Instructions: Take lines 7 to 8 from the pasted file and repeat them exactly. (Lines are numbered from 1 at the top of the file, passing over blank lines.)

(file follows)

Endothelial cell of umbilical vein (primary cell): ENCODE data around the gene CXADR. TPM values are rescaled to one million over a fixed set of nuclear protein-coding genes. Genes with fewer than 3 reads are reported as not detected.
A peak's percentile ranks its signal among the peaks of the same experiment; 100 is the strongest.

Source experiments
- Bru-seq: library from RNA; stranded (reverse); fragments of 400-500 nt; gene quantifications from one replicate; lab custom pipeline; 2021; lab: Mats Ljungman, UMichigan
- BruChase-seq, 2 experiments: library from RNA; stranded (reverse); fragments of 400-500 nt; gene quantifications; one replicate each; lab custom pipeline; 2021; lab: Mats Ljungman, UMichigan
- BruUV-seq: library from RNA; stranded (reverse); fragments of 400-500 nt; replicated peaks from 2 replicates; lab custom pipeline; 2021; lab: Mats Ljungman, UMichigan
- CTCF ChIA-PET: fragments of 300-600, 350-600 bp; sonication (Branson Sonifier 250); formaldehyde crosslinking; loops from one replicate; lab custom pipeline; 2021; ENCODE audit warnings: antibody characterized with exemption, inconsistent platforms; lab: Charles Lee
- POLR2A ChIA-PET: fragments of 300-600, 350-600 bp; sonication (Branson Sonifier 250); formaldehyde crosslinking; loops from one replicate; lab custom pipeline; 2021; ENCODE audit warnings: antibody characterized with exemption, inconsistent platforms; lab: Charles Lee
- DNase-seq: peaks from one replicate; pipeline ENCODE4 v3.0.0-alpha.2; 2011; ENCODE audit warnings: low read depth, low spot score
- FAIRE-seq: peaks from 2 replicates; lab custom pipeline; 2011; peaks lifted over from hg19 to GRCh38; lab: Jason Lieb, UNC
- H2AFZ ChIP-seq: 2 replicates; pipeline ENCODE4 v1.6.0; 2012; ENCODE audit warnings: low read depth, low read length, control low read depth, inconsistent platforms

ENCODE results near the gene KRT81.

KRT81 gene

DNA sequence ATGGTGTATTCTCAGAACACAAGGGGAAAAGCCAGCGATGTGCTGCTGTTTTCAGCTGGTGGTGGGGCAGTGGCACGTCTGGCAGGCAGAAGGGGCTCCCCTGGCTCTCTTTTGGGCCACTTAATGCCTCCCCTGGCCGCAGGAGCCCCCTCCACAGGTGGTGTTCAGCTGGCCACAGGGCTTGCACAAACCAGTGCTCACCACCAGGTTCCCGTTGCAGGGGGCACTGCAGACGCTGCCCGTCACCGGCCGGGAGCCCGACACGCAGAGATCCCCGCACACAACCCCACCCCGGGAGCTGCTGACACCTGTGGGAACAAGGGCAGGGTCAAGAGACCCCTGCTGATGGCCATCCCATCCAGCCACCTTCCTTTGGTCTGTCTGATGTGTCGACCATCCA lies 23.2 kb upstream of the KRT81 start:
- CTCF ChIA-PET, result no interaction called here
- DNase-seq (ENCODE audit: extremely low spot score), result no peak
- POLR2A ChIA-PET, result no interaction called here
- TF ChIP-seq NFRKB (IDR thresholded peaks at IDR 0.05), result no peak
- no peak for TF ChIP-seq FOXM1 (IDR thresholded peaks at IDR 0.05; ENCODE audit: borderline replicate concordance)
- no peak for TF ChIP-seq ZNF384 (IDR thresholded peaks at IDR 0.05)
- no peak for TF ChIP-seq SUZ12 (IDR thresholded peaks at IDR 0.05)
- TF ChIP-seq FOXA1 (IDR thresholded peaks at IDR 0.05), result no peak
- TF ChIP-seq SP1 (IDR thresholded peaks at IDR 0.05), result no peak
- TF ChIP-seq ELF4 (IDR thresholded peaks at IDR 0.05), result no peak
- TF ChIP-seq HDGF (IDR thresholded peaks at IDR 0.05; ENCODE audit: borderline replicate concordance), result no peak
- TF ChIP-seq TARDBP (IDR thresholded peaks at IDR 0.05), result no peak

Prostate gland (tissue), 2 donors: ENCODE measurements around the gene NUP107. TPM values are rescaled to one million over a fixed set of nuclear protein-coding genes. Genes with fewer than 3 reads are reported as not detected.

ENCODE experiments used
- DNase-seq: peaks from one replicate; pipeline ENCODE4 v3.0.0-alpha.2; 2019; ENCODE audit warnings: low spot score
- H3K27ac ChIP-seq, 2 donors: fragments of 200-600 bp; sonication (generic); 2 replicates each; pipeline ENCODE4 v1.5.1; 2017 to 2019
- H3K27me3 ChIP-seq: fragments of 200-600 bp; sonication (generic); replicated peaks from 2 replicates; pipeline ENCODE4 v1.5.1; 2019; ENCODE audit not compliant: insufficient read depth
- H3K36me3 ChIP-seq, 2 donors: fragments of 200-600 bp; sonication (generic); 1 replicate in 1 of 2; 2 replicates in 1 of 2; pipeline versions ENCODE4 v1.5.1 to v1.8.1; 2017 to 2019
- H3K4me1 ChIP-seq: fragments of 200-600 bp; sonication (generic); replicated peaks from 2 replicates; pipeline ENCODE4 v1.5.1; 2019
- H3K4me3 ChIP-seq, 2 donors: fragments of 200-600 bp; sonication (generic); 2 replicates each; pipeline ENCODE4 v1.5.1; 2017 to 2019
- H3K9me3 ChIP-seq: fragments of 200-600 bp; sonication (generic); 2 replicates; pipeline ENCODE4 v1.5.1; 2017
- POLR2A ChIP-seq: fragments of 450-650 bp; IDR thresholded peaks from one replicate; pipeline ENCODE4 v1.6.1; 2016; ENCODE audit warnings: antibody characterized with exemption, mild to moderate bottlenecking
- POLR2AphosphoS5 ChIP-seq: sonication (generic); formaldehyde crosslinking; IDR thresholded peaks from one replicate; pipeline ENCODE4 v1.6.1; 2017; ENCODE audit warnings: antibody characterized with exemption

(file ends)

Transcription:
- CTCF ChIA-PET: fragments of 300-600, 350-600 bp; sonication (Branson Sonifier 250); formaldehyde crosslinking; loops from one replicate; lab custom pipeline; 2021; ENCODE audit warnings: antibody characterized with exemption, inconsistent platforms; lab: Charles Lee
- POLR2A ChIA-PET: fragments of 300-600, 350-600 bp; sonication (Branson Sonifier 250); formaldehyde crosslinking; loops from one replicate; lab custom pipeline; 2021; ENCODE audit warnings: antibody characterized with exemption, inconsistent platforms; lab: Charles Lee